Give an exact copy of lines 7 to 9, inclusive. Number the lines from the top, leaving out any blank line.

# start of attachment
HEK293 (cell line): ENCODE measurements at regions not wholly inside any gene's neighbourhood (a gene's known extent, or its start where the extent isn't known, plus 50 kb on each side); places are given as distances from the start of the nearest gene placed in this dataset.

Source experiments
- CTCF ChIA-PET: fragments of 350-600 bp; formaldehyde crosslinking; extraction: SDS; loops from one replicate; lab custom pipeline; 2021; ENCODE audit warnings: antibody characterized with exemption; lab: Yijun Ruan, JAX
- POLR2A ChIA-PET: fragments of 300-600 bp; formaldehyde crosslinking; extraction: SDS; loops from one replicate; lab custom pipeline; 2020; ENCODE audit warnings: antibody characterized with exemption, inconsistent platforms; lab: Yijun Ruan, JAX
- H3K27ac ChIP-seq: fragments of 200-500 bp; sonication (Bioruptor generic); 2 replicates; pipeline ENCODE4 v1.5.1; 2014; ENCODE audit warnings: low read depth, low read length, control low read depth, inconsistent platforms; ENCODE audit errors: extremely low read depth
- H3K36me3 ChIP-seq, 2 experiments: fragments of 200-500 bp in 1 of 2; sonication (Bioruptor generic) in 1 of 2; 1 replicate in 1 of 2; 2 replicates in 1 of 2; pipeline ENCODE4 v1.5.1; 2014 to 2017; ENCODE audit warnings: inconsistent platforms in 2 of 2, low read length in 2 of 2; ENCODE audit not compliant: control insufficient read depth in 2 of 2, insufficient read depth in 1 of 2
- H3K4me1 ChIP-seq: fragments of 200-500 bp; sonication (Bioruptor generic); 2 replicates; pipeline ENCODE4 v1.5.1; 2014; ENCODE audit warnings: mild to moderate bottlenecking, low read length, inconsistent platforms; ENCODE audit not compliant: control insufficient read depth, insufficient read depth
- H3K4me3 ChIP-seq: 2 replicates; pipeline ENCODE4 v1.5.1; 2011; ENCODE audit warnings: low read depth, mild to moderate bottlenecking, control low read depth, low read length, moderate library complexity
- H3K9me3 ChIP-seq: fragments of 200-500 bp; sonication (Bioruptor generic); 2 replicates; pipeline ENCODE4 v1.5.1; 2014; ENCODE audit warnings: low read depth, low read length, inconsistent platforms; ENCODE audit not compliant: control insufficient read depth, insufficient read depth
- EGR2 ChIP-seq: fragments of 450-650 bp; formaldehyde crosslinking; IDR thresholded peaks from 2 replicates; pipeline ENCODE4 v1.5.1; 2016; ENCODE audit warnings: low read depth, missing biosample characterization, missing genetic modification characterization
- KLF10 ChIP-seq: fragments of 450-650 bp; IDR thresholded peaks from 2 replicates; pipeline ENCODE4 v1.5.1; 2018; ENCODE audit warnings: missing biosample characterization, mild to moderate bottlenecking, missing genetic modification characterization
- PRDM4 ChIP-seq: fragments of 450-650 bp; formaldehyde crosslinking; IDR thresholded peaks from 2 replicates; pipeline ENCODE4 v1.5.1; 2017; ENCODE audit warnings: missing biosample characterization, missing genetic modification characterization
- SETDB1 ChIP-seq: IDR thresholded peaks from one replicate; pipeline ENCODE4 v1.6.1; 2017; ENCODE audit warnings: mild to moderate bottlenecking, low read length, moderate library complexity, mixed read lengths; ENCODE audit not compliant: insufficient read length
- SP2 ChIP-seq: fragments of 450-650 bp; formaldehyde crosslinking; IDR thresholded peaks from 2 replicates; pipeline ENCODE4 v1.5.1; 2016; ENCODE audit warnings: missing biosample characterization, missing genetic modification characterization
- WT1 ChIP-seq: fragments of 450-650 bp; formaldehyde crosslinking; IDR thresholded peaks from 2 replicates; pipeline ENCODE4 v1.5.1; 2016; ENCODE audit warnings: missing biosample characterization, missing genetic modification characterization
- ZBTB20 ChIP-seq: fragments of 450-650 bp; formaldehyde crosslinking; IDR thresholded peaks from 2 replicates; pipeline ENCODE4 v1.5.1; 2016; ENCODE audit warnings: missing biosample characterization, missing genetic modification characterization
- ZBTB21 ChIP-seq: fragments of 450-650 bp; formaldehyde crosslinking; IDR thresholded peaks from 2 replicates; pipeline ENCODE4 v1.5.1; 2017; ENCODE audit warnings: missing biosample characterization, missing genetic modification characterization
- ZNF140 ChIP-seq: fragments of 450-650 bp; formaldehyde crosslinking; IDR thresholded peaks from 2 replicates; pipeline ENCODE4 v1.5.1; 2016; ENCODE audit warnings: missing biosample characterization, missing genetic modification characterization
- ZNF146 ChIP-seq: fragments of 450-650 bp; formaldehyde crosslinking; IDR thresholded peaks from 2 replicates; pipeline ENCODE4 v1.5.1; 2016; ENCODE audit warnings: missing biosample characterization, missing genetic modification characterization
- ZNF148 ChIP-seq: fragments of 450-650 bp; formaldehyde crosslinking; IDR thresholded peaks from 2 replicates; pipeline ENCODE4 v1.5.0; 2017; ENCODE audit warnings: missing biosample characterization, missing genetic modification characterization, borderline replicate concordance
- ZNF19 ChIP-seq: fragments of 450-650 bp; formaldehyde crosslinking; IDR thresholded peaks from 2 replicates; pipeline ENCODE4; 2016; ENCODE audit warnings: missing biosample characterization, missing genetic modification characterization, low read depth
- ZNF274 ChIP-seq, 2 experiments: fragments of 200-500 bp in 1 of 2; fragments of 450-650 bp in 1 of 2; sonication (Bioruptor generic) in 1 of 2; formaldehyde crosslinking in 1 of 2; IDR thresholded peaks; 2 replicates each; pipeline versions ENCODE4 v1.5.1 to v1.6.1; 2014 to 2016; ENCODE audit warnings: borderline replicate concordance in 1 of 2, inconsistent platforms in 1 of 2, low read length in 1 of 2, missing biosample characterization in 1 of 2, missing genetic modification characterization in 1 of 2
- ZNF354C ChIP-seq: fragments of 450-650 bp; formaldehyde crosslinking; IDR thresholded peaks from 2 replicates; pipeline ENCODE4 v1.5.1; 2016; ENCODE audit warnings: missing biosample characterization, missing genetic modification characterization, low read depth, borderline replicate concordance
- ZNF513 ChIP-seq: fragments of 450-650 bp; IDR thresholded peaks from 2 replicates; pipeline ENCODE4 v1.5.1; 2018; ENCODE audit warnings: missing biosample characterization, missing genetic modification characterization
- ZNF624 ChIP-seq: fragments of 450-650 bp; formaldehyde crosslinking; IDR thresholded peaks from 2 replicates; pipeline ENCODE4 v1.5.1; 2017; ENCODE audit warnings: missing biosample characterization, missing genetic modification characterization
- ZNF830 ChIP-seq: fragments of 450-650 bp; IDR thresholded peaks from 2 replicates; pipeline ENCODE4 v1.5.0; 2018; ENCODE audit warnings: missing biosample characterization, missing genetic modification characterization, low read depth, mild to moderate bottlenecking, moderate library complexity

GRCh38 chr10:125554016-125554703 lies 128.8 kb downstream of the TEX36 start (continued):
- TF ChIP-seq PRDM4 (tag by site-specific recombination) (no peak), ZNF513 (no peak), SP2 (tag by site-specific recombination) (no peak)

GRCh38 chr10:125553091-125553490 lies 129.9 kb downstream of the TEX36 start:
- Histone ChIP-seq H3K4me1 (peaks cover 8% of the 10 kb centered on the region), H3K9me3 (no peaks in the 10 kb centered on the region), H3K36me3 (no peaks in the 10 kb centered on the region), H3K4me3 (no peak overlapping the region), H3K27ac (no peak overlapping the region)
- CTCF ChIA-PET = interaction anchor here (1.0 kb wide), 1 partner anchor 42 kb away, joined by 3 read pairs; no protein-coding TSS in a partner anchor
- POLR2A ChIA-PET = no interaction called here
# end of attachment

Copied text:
- H3K4me1 ChIP-seq: fragments of 200-500 bp; sonication (Bioruptor generic); 2 replicates; pipeline ENCODE4 v1.5.1; 2014; ENCODE audit warnings: mild to moderate bottlenecking, low read length, inconsistent platforms; ENCODE audit not compliant: control insufficient read depth, insufficient read depth
- H3K4me3 ChIP-seq: 2 replicates; pipeline ENCODE4 v1.5.1; 2011; ENCODE audit warnings: low read depth, mild to moderate bottlenecking, control low read depth, low read length, moderate library complexity
- H3K9me3 ChIP-seq: fragments of 200-500 bp; sonication (Bioruptor generic); 2 replicates; pipeline ENCODE4 v1.5.1; 2014; ENCODE audit warnings: low read depth, low read length, inconsistent platforms; ENCODE audit not compliant: control insufficient read depth, insufficient read depth